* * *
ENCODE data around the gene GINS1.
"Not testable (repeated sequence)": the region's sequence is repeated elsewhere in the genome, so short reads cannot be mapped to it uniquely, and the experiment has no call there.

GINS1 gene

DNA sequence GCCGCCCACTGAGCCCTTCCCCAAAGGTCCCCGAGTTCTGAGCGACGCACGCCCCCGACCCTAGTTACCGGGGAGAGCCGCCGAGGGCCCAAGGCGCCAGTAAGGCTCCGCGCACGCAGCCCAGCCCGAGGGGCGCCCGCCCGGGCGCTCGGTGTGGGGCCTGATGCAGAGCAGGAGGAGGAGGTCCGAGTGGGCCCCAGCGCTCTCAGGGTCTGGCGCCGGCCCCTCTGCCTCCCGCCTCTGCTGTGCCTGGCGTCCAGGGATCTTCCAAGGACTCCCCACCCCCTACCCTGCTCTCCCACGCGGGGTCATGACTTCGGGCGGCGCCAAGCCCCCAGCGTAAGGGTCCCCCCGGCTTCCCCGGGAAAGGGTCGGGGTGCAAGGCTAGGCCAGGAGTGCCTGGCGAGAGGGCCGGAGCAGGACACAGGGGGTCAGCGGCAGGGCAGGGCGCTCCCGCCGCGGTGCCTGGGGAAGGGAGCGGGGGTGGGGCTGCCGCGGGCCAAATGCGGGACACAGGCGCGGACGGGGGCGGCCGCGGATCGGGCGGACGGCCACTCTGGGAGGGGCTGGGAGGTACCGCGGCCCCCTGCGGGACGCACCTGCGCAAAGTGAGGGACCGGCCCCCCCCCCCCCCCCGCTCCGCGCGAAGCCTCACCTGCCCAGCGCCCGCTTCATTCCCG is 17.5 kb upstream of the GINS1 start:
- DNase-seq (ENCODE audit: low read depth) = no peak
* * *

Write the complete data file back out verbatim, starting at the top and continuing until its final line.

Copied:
ENCODE data around the gene GINS1.
"Not testable (repeated sequence)": the region's sequence is repeated elsewhere in the genome, so short reads cannot be mapped to it uniquely, and the experiment has no call there.

GINS1 gene

DNA sequence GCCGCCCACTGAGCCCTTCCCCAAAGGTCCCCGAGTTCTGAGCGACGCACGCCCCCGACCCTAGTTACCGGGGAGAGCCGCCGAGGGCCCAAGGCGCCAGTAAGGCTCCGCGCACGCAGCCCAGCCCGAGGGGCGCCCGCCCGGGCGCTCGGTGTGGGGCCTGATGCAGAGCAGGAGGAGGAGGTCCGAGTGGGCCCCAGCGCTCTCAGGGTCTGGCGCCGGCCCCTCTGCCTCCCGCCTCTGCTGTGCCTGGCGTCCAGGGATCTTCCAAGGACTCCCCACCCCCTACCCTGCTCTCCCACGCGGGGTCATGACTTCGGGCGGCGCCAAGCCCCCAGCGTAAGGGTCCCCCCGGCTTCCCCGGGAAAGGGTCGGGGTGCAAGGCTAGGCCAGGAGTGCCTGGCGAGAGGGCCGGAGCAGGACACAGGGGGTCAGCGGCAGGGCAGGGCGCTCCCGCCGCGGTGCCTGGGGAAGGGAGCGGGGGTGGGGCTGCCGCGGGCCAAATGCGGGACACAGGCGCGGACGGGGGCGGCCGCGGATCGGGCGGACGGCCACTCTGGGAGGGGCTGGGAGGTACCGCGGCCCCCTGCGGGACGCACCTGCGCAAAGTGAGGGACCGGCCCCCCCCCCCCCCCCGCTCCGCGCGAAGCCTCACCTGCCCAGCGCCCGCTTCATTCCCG is 17.5 kb upstream of the GINS1 start:
- DNase-seq (ENCODE audit: low read depth) = no peak